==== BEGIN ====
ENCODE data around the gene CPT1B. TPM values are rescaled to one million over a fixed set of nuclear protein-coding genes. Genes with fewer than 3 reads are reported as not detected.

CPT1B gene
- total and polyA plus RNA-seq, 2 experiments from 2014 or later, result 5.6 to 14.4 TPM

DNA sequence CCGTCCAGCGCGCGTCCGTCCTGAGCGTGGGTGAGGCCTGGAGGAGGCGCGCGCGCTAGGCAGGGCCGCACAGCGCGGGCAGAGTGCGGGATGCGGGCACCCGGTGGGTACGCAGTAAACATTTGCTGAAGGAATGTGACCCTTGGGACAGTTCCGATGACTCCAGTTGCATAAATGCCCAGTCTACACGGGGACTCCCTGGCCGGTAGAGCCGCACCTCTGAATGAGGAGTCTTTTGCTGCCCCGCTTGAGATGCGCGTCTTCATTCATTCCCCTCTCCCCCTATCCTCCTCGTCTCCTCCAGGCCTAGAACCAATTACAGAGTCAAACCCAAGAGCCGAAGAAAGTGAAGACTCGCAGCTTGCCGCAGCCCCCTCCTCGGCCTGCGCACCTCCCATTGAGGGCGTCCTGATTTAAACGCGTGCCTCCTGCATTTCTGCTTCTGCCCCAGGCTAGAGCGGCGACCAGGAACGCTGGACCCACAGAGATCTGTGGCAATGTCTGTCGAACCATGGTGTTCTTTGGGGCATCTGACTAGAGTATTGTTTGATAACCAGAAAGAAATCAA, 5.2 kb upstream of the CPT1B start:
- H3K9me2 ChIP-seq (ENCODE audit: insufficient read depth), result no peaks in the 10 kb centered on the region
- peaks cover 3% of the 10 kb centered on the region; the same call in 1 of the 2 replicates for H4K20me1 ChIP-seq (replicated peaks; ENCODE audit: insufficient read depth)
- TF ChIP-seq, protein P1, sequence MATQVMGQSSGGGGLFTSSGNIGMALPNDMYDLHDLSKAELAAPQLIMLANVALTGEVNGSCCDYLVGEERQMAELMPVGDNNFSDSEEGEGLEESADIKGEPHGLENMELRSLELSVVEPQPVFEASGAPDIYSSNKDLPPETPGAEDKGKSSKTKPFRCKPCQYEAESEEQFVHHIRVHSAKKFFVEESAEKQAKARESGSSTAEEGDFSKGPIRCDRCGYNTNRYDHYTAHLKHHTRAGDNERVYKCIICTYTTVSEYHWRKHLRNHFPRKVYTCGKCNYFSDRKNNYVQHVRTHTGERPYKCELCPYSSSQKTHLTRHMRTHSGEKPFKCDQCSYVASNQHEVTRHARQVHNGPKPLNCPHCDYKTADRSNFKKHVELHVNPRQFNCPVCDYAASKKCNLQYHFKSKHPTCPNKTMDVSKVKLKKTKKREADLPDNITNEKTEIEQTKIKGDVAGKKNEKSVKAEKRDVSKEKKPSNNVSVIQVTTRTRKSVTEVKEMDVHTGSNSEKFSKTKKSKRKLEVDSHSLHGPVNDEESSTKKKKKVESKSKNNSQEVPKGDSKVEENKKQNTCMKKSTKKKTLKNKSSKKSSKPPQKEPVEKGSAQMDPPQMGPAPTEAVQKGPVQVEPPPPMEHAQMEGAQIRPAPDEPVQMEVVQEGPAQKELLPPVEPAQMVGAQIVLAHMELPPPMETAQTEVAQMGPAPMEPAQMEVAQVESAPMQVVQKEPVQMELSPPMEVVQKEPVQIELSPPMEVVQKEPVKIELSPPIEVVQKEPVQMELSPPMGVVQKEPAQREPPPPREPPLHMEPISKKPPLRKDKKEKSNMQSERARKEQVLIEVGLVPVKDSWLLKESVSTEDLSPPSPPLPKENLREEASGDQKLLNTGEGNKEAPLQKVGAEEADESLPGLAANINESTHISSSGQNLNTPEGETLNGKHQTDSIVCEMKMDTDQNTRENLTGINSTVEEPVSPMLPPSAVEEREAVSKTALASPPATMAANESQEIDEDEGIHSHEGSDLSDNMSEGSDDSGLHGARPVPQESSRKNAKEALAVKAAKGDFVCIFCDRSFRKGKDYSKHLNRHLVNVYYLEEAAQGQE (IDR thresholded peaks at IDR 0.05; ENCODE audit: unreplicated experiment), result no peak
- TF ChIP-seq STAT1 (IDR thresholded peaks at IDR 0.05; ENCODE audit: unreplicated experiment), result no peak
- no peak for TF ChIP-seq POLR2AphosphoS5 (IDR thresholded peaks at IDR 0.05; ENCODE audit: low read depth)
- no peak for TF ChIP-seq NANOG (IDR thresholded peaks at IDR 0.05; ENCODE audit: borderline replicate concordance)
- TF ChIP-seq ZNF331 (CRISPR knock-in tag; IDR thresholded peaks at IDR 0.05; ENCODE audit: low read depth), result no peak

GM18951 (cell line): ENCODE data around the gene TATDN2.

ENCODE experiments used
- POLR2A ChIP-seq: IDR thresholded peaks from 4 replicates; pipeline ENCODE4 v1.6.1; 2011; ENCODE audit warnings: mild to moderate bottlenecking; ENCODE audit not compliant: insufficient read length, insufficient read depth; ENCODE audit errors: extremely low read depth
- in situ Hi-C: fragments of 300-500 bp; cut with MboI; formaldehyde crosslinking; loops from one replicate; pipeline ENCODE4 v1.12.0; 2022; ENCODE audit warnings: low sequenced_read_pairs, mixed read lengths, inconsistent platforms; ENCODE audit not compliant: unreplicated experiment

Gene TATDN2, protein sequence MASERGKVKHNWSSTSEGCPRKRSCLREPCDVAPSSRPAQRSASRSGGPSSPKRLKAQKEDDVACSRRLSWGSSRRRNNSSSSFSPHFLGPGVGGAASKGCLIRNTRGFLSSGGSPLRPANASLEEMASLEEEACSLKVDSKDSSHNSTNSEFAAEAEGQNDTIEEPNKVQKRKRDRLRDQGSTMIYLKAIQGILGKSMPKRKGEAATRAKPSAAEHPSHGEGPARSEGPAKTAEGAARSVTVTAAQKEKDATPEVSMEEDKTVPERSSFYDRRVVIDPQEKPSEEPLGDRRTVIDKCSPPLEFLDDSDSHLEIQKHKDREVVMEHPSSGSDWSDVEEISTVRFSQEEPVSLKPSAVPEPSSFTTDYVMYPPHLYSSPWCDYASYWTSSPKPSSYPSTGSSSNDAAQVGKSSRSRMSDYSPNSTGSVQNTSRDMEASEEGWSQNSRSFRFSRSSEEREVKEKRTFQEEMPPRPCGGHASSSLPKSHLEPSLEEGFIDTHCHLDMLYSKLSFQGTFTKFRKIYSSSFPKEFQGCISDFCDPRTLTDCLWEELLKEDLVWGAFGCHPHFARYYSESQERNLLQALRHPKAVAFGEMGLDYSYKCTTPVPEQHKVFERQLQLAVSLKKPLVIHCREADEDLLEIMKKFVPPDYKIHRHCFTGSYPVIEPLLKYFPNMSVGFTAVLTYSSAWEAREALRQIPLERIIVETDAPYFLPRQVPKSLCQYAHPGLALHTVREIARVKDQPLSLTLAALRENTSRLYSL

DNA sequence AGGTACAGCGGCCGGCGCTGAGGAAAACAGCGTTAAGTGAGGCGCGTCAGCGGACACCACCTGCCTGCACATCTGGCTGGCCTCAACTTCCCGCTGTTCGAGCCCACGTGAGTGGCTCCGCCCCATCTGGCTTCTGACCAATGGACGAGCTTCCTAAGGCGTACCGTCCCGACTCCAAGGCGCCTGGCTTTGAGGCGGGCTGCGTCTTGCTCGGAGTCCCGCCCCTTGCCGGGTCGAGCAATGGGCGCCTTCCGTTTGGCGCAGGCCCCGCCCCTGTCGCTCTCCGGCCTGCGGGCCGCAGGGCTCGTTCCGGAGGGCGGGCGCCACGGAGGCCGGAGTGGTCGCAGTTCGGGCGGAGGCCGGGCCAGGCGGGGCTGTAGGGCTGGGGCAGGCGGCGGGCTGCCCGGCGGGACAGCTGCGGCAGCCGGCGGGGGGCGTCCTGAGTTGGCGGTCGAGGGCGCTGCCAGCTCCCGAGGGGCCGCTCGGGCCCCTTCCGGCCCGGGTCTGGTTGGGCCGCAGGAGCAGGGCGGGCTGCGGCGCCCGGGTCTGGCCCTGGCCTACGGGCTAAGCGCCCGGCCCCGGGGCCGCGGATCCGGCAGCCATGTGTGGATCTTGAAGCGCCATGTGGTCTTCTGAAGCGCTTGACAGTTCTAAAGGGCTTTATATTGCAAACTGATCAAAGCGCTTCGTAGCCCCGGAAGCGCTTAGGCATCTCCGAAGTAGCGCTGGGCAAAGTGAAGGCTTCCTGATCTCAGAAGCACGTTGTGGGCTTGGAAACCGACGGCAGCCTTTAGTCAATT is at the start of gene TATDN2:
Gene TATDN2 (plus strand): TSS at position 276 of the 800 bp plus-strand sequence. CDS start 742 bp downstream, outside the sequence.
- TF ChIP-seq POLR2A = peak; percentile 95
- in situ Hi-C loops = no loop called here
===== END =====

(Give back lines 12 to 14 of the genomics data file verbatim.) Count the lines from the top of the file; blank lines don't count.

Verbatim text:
GM18951 (cell line): ENCODE data around the gene TATDN2.

ENCODE experiments used
- POLR2A ChIP-seq: IDR thresholded peaks from 4 replicates; pipeline ENCODE4 v1.6.1; 2011; ENCODE audit warnings: mild to moderate bottlenecking; ENCODE audit not compliant: insufficient read length, insufficient read depth; ENCODE audit errors: extremely low read depth